The deal underscores not just how much scale and opportunity remains in building technology to serve the home services space, but also what might be a consolidating trend within that, where a smaller number of companies are building technology for contractors and others in the space working across a number of adjacent and related verticals.

ServiceTitan is already bringing in annual recurring revenues of $250 million — a figure it shared in March and hasn't updated — and as of that month, it had grown 50% over the preceding year. Part of that growth is based on simply more usage of and demand for its software, but part of it also has to do with the company expanding what it covers.

ServiceTitan got its start in residential plumbing, HVAC and electrical — the areas where the the two founders Ara Mahdessian (CEO) and Vahe Kuzoyan (president) went first because they knew them best from their own family businesses — but expanded into areas like garage door, chimney and other areas, as well as commercial property, on its own steam.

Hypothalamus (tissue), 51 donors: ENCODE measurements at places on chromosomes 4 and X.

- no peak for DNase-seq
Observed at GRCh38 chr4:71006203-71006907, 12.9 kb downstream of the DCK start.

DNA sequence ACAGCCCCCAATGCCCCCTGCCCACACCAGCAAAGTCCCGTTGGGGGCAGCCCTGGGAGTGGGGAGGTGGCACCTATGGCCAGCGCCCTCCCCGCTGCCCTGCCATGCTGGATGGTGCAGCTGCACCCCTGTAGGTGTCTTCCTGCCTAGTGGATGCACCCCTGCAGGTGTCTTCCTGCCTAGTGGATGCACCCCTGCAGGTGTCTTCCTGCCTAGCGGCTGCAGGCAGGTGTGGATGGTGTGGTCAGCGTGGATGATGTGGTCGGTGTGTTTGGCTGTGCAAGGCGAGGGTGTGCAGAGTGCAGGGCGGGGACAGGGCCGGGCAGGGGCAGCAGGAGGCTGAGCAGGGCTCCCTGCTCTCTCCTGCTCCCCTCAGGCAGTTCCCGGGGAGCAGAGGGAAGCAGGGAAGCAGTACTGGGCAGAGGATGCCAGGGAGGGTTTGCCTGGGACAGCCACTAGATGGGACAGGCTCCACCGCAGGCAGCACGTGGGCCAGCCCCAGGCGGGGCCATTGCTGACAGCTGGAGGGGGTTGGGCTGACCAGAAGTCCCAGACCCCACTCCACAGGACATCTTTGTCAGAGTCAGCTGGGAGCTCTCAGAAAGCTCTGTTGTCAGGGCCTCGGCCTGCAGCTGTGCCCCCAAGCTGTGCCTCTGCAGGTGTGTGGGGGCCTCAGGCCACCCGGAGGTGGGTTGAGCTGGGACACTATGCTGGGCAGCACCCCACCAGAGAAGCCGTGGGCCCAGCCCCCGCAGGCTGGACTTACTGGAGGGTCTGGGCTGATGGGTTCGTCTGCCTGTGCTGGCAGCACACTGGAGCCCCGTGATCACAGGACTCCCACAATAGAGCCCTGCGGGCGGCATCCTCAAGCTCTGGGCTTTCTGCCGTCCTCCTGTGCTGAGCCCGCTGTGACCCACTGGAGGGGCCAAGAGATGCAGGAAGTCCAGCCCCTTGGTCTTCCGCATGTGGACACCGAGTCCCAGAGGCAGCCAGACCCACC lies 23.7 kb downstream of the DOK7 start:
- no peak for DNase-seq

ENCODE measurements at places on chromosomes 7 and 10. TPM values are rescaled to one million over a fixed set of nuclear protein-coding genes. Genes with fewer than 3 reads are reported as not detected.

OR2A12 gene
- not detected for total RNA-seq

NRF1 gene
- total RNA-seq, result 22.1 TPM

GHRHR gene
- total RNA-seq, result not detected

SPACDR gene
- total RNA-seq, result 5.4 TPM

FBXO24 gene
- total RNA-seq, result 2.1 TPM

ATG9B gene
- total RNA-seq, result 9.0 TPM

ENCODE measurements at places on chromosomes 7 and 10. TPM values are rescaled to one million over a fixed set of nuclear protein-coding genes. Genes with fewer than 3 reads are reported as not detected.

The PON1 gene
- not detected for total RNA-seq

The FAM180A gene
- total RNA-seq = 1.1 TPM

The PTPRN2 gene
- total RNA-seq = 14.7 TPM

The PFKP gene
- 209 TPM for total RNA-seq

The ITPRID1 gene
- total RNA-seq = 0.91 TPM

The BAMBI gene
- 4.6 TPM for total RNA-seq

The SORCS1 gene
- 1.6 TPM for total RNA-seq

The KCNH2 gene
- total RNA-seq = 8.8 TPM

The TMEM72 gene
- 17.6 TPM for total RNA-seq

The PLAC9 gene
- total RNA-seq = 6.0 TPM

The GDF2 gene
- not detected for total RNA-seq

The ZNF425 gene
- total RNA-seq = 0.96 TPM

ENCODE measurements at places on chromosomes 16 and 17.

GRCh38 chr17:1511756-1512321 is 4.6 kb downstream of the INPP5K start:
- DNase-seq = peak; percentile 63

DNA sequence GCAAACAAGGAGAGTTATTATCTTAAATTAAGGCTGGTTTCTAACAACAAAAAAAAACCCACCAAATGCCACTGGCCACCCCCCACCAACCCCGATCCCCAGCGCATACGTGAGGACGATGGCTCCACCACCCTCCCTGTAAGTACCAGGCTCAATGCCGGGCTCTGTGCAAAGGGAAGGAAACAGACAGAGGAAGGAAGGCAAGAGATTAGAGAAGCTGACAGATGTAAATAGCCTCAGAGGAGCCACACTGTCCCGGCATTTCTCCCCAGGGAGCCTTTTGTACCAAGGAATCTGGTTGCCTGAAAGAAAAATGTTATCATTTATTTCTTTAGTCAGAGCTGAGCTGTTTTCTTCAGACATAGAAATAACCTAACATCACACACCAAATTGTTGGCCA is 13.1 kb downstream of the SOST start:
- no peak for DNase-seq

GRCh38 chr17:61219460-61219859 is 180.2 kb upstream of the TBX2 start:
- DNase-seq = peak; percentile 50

In other markets like landscaping or pest control, the expertise is more specialized, however, so it makes sense to make acquisitions in those areas to bring in that software, and teams to manage and build it, to further diversify the company. (ServicePro, a pest control company, was acquired in February.)

ServiceTitan said that its contractor customers have made more than $20 billion in transactions in the last year, but with the wider industry of contracting repair and maintenance services estimated to be worth $1 trillion, there is obviously a lot more potential. Hence expanding the range of areas covered in the industry.